World news story

UK supports reducing potential conflict in Kyrgyz schools

On 24 April the British Ambassador attended a round table on “reducing the potential for conflict in schools”.

This was published under the 2010 to 2015 Conservative and Liberal Democrat coalition government

School pupils and university students taking part in the round table discussion
The event brought together school pupils and university students to discuss concrete measures to develop the capacity of secondary school students and their teachers to resolve conflict peacefully.

The event brought together representatives from the Ministries of Education and Interior, NGOs, teachers, school pupils and university students to discuss concrete measures to develop the capacity of secondary school students and their teachers to resolve conflict peacefully.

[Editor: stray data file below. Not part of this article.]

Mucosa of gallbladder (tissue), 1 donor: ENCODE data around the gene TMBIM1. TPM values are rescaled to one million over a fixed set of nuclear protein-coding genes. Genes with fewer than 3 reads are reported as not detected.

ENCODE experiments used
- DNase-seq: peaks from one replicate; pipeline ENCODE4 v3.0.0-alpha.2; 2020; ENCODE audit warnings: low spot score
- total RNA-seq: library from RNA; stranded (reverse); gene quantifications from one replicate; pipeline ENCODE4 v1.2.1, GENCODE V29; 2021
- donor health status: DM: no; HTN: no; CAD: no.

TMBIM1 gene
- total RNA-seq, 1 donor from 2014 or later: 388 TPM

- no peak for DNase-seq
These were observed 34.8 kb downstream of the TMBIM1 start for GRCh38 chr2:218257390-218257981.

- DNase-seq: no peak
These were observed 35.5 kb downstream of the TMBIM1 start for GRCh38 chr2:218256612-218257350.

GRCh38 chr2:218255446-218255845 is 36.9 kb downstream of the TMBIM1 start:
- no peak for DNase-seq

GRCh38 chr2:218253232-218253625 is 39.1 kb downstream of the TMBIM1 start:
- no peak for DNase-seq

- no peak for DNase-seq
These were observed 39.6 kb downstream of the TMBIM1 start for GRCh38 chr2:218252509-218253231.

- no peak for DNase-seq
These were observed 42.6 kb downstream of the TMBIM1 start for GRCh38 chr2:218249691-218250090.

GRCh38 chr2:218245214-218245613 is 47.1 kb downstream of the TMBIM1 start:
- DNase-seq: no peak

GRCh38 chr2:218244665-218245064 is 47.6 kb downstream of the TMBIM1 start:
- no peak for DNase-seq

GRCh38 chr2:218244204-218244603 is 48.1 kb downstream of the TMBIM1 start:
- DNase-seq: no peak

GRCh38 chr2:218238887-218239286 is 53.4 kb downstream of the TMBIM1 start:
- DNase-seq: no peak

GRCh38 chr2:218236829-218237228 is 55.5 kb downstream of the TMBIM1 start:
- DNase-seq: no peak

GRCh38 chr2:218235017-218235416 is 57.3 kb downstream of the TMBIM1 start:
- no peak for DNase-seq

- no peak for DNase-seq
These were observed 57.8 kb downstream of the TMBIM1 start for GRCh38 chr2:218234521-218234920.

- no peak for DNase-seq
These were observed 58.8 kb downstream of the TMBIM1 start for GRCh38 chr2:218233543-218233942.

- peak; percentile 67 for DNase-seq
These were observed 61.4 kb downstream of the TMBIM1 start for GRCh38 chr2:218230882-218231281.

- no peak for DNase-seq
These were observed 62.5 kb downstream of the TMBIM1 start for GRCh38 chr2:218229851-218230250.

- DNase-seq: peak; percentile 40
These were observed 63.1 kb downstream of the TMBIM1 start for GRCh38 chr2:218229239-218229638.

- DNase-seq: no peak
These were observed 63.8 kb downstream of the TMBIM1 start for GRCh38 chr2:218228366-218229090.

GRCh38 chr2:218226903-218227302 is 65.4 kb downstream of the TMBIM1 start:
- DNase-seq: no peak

This event was part of a broader project funded by the UK Department for International Development (DFID) to provide teachers and senior students in 20 pilot schools in Bishkek with skills on peaceful methods of conflict resolution. As part of the project, the Institute for Public Policy (IPP) will also organize a series of roundtable discussions to raise awareness amongst civil society and government on conflict among youth and to provide recommendations for policy makers on how to prevent and reduce it.

In her opening remarks, the ambassador welcomed the initiative, noting the positive impact of similar projects in the UK. She was impressed by the level of engagement of the young people; the willingness of all round table participants to discuss sensitive issues frankly and openly; and the very practical measures they identified to tackle those issues.

Through the UK government’s fund to promote stability, the British Embassy in Bishkek is supporting a complementary project over the next two years, to be implemented by IPP in partnership with the Kyrgyz Ministry of Education. This will also focus on reducing potential conflict through courses in peace-building for school and university students but will cover the whole country.

Published 24 April 2013